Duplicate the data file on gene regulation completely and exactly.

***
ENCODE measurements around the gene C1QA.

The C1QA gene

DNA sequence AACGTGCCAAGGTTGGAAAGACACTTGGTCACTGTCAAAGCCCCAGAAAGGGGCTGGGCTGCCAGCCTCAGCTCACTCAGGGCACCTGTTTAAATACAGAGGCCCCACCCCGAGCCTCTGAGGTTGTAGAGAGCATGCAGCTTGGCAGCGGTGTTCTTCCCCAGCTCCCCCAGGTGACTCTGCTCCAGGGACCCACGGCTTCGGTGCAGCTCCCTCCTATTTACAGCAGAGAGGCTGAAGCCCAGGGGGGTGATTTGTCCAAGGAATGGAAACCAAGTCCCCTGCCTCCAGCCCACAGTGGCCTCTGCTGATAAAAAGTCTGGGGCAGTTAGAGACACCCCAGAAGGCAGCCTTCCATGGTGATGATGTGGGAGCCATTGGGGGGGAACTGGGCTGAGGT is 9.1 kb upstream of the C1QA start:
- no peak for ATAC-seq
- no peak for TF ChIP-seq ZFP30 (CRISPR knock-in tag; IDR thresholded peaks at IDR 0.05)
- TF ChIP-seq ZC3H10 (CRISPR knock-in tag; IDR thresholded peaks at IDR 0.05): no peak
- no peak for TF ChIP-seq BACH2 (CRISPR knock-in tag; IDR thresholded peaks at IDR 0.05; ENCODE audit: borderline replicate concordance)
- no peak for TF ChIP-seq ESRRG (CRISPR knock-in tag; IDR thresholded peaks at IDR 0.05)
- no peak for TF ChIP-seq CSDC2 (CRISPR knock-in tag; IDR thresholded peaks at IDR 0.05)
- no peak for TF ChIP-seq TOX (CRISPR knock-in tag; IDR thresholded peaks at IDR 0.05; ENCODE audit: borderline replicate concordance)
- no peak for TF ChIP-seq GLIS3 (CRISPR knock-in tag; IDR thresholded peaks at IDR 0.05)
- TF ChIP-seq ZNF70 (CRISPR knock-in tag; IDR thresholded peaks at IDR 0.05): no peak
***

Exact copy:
ENCODE measurements around the gene C1QA.

The C1QA gene

DNA sequence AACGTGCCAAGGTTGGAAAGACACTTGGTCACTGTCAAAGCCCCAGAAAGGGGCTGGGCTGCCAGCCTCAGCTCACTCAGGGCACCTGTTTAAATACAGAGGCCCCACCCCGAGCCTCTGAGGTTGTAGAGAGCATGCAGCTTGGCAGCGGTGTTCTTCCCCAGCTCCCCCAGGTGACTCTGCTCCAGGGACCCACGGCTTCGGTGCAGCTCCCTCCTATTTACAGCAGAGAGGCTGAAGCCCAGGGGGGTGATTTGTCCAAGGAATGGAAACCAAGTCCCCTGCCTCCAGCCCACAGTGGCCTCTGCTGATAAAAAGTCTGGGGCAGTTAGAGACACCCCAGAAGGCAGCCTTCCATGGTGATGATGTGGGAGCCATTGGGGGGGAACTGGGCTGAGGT is 9.1 kb upstream of the C1QA start:
- no peak for ATAC-seq
- no peak for TF ChIP-seq ZFP30 (CRISPR knock-in tag; IDR thresholded peaks at IDR 0.05)
- TF ChIP-seq ZC3H10 (CRISPR knock-in tag; IDR thresholded peaks at IDR 0.05): no peak
- no peak for TF ChIP-seq BACH2 (CRISPR knock-in tag; IDR thresholded peaks at IDR 0.05; ENCODE audit: borderline replicate concordance)
- no peak for TF ChIP-seq ESRRG (CRISPR knock-in tag; IDR thresholded peaks at IDR 0.05)
- no peak for TF ChIP-seq CSDC2 (CRISPR knock-in tag; IDR thresholded peaks at IDR 0.05)
- no peak for TF ChIP-seq TOX (CRISPR knock-in tag; IDR thresholded peaks at IDR 0.05; ENCODE audit: borderline replicate concordance)
- no peak for TF ChIP-seq GLIS3 (CRISPR knock-in tag; IDR thresholded peaks at IDR 0.05)
- TF ChIP-seq ZNF70 (CRISPR knock-in tag; IDR thresholded peaks at IDR 0.05): no peak